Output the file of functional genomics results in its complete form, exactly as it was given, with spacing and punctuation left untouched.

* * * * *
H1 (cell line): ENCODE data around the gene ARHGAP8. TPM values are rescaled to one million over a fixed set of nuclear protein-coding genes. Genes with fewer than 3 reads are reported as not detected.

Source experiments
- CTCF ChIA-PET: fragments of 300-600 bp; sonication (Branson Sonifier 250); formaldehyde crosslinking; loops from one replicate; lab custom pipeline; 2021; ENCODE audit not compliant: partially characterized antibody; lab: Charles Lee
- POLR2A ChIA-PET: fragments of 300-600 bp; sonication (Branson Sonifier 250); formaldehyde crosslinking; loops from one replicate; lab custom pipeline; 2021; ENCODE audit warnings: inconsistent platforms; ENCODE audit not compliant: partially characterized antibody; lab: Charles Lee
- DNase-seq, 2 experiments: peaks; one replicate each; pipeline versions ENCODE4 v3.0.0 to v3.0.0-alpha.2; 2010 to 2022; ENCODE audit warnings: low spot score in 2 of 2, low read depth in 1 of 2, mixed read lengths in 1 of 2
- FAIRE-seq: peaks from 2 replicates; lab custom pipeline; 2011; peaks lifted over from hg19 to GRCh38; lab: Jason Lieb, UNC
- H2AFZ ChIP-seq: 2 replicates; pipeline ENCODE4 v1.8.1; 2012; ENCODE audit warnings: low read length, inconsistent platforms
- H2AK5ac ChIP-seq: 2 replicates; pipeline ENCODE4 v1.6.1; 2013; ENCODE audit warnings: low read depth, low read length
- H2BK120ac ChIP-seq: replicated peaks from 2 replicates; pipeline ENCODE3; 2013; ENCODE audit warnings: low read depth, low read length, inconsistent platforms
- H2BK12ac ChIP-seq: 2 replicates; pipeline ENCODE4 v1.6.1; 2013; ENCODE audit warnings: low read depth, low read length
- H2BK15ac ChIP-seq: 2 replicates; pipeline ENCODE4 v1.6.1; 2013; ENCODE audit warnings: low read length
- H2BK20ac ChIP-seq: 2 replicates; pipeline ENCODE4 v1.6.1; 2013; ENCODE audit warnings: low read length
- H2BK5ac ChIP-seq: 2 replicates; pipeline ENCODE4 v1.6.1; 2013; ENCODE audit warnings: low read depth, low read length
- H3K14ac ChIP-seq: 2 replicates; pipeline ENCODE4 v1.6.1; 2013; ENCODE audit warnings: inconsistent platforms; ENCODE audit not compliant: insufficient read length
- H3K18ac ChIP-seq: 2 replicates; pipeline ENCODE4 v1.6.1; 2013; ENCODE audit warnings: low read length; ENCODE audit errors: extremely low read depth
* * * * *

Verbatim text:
H1 (cell line): ENCODE data around the gene ARHGAP8. TPM values are rescaled to one million over a fixed set of nuclear protein-coding genes. Genes with fewer than 3 reads are reported as not detected.

Source experiments
- CTCF ChIA-PET: fragments of 300-600 bp; sonication (Branson Sonifier 250); formaldehyde crosslinking; loops from one replicate; lab custom pipeline; 2021; ENCODE audit not compliant: partially characterized antibody; lab: Charles Lee
- POLR2A ChIA-PET: fragments of 300-600 bp; sonication (Branson Sonifier 250); formaldehyde crosslinking; loops from one replicate; lab custom pipeline; 2021; ENCODE audit warnings: inconsistent platforms; ENCODE audit not compliant: partially characterized antibody; lab: Charles Lee
- DNase-seq, 2 experiments: peaks; one replicate each; pipeline versions ENCODE4 v3.0.0 to v3.0.0-alpha.2; 2010 to 2022; ENCODE audit warnings: low spot score in 2 of 2, low read depth in 1 of 2, mixed read lengths in 1 of 2
- FAIRE-seq: peaks from 2 replicates; lab custom pipeline; 2011; peaks lifted over from hg19 to GRCh38; lab: Jason Lieb, UNC
- H2AFZ ChIP-seq: 2 replicates; pipeline ENCODE4 v1.8.1; 2012; ENCODE audit warnings: low read length, inconsistent platforms
- H2AK5ac ChIP-seq: 2 replicates; pipeline ENCODE4 v1.6.1; 2013; ENCODE audit warnings: low read depth, low read length
- H2BK120ac ChIP-seq: replicated peaks from 2 replicates; pipeline ENCODE3; 2013; ENCODE audit warnings: low read depth, low read length, inconsistent platforms
- H2BK12ac ChIP-seq: 2 replicates; pipeline ENCODE4 v1.6.1; 2013; ENCODE audit warnings: low read depth, low read length
- H2BK15ac ChIP-seq: 2 replicates; pipeline ENCODE4 v1.6.1; 2013; ENCODE audit warnings: low read length
- H2BK20ac ChIP-seq: 2 replicates; pipeline ENCODE4 v1.6.1; 2013; ENCODE audit warnings: low read length
- H2BK5ac ChIP-seq: 2 replicates; pipeline ENCODE4 v1.6.1; 2013; ENCODE audit warnings: low read depth, low read length
- H3K14ac ChIP-seq: 2 replicates; pipeline ENCODE4 v1.6.1; 2013; ENCODE audit warnings: inconsistent platforms; ENCODE audit not compliant: insufficient read length
- H3K18ac ChIP-seq: 2 replicates; pipeline ENCODE4 v1.6.1; 2013; ENCODE audit warnings: low read length; ENCODE audit errors: extremely low read depth